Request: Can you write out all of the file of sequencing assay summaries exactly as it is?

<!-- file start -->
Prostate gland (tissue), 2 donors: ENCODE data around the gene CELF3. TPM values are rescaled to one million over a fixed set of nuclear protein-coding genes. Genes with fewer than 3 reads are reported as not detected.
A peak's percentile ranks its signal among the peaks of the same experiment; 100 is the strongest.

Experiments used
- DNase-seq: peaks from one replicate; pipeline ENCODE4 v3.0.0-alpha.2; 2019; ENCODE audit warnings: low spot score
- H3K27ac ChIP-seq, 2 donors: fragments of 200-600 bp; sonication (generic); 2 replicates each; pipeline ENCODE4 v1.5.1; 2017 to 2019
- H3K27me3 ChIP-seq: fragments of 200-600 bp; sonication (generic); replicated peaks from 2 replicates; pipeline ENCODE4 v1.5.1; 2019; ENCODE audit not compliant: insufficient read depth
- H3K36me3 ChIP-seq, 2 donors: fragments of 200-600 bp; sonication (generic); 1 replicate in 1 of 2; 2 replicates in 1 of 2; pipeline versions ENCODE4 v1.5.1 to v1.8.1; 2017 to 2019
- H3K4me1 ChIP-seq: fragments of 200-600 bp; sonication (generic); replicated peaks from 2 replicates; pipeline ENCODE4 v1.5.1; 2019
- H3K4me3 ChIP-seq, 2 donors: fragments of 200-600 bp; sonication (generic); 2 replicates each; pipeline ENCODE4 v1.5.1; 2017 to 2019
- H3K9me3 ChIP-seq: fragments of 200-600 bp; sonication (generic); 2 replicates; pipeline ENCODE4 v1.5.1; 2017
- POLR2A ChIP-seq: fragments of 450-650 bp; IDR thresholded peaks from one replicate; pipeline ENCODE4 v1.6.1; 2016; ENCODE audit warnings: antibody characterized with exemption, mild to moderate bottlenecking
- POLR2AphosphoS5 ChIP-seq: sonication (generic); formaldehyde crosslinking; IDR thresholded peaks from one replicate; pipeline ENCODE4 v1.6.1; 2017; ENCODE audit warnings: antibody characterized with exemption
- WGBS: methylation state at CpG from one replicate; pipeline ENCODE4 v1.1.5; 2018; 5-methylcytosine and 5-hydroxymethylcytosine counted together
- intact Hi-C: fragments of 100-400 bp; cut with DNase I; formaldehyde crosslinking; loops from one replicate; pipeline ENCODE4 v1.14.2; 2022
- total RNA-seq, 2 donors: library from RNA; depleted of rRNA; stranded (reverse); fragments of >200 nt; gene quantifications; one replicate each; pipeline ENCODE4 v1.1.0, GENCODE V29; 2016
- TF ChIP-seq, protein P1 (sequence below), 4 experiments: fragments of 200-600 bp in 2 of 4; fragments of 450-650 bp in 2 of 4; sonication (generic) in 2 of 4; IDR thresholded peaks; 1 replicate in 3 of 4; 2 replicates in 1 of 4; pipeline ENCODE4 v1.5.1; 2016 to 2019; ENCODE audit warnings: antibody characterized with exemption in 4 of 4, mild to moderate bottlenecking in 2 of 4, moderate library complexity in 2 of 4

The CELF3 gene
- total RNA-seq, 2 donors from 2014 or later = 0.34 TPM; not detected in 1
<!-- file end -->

Prostate gland (tissue), 2 donors: ENCODE data around the gene CELF3. TPM values are rescaled to one million over a fixed set of nuclear protein-coding genes. Genes with fewer than 3 reads are reported as not detected.
A peak's percentile ranks its signal among the peaks of the same experiment; 100 is the strongest.

Experiments used
- DNase-seq: peaks from one replicate; pipeline ENCODE4 v3.0.0-alpha.2; 2019; ENCODE audit warnings: low spot score
- H3K27ac ChIP-seq, 2 donors: fragments of 200-600 bp; sonication (generic); 2 replicates each; pipeline ENCODE4 v1.5.1; 2017 to 2019
- H3K27me3 ChIP-seq: fragments of 200-600 bp; sonication (generic); replicated peaks from 2 replicates; pipeline ENCODE4 v1.5.1; 2019; ENCODE audit not compliant: insufficient read depth
- H3K36me3 ChIP-seq, 2 donors: fragments of 200-600 bp; sonication (generic); 1 replicate in 1 of 2; 2 replicates in 1 of 2; pipeline versions ENCODE4 v1.5.1 to v1.8.1; 2017 to 2019
- H3K4me1 ChIP-seq: fragments of 200-600 bp; sonication (generic); replicated peaks from 2 replicates; pipeline ENCODE4 v1.5.1; 2019
- H3K4me3 ChIP-seq, 2 donors: fragments of 200-600 bp; sonication (generic); 2 replicates each; pipeline ENCODE4 v1.5.1; 2017 to 2019
- H3K9me3 ChIP-seq: fragments of 200-600 bp; sonication (generic); 2 replicates; pipeline ENCODE4 v1.5.1; 2017
- POLR2A ChIP-seq: fragments of 450-650 bp; IDR thresholded peaks from one replicate; pipeline ENCODE4 v1.6.1; 2016; ENCODE audit warnings: antibody characterized with exemption, mild to moderate bottlenecking
- POLR2AphosphoS5 ChIP-seq: sonication (generic); formaldehyde crosslinking; IDR thresholded peaks from one replicate; pipeline ENCODE4 v1.6.1; 2017; ENCODE audit warnings: antibody characterized with exemption
- WGBS: methylation state at CpG from one replicate; pipeline ENCODE4 v1.1.5; 2018; 5-methylcytosine and 5-hydroxymethylcytosine counted together
- intact Hi-C: fragments of 100-400 bp; cut with DNase I; formaldehyde crosslinking; loops from one replicate; pipeline ENCODE4 v1.14.2; 2022
- total RNA-seq, 2 donors: library from RNA; depleted of rRNA; stranded (reverse); fragments of >200 nt; gene quantifications; one replicate each; pipeline ENCODE4 v1.1.0, GENCODE V29; 2016
- TF ChIP-seq, protein P1 (sequence below), 4 experiments: fragments of 200-600 bp in 2 of 4; fragments of 450-650 bp in 2 of 4; sonication (generic) in 2 of 4; IDR thresholded peaks; 1 replicate in 3 of 4; 2 replicates in 1 of 4; pipeline ENCODE4 v1.5.1; 2016 to 2019; ENCODE audit warnings: antibody characterized with exemption in 4 of 4, mild to moderate bottlenecking in 2 of 4, moderate library complexity in 2 of 4

The CELF3 gene
- total RNA-seq, 2 donors from 2014 or later = 0.34 TPM; not detected in 1